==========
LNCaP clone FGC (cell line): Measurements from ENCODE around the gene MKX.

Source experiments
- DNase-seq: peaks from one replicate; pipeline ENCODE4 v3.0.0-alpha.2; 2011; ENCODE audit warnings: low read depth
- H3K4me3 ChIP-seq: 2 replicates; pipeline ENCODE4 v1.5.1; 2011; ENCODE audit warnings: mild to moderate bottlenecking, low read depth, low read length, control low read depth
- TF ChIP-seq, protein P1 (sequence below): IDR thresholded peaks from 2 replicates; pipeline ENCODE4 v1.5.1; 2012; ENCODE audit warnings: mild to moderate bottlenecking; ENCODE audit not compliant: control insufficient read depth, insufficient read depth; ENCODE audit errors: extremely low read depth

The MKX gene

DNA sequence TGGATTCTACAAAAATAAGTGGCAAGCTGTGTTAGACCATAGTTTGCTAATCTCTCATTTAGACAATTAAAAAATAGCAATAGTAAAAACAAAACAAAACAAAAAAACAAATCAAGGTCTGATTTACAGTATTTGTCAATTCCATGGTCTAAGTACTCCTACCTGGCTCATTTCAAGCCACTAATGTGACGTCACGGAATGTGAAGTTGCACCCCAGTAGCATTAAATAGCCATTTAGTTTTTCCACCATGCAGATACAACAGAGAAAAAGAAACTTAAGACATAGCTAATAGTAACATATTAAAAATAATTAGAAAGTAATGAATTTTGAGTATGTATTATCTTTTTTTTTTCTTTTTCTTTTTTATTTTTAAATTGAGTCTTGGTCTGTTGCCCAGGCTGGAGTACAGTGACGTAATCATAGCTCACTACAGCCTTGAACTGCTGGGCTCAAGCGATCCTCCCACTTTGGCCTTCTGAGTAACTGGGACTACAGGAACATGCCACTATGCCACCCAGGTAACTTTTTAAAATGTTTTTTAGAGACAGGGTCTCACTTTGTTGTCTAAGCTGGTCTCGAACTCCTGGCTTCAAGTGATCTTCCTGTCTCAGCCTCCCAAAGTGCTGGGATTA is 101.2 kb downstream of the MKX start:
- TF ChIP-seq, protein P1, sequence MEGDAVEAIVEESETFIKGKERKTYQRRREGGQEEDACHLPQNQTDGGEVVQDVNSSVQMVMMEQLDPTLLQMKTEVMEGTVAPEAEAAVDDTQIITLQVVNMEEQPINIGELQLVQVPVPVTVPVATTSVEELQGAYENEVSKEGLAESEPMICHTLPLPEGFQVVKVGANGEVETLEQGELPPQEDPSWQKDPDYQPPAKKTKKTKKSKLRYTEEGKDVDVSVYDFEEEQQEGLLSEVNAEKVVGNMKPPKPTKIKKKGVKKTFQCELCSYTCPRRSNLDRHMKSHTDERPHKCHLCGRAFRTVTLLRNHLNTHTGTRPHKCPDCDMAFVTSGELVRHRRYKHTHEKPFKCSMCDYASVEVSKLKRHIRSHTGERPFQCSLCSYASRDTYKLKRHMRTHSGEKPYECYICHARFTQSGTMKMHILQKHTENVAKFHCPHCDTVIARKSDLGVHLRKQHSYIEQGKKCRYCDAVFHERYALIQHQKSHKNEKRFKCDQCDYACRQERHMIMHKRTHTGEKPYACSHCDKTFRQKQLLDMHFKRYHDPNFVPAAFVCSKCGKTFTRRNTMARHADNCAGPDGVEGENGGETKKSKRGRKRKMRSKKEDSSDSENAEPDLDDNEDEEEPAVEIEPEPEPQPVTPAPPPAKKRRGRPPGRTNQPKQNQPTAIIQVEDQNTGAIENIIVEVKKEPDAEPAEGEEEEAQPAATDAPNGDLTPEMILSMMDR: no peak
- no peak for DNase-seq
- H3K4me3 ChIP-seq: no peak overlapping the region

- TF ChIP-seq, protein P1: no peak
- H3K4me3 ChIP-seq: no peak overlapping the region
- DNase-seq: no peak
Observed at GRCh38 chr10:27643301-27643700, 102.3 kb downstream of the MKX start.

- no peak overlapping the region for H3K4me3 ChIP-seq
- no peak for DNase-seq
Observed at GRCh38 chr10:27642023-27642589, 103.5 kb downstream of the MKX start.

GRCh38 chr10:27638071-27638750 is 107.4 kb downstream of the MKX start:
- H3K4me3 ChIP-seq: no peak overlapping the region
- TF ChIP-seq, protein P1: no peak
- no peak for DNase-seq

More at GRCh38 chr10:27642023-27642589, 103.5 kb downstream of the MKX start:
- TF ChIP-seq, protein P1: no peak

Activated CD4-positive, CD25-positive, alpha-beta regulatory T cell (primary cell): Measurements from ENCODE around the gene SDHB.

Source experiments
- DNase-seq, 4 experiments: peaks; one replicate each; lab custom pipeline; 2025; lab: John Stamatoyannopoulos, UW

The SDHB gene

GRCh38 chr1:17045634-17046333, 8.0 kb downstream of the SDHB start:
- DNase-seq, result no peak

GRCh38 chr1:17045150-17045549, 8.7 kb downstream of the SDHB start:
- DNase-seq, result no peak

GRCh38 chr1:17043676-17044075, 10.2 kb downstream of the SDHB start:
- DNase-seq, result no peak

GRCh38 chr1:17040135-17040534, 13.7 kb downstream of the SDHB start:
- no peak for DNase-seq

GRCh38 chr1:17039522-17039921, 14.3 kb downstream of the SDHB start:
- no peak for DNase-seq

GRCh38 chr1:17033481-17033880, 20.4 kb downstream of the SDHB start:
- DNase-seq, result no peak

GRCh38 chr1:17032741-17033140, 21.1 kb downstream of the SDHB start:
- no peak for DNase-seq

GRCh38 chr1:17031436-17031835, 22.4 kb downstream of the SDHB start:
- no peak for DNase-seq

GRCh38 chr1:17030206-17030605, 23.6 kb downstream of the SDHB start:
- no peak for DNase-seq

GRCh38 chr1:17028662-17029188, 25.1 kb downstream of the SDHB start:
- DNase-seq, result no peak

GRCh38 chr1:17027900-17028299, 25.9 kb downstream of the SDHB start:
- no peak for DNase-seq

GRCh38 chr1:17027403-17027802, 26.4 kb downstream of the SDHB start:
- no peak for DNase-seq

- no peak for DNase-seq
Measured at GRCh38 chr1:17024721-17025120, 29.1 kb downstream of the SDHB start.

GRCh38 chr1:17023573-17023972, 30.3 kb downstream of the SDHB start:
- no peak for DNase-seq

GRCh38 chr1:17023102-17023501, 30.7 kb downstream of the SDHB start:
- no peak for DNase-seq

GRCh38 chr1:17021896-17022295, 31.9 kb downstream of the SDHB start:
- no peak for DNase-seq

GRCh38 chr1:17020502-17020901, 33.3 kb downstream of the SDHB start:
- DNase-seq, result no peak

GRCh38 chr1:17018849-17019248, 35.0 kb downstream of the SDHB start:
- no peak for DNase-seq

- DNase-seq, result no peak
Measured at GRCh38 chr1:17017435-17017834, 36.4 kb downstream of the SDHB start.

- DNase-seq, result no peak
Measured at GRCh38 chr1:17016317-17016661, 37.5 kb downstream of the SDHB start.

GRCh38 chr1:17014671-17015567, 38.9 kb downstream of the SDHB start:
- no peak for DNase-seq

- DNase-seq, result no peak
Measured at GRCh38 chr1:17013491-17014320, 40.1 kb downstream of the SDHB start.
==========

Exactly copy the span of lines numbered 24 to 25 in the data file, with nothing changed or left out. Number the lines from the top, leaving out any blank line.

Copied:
Activated CD4-positive, CD25-positive, alpha-beta regulatory T cell (primary cell): Measurements from ENCODE around the gene SDHB.

Source experiments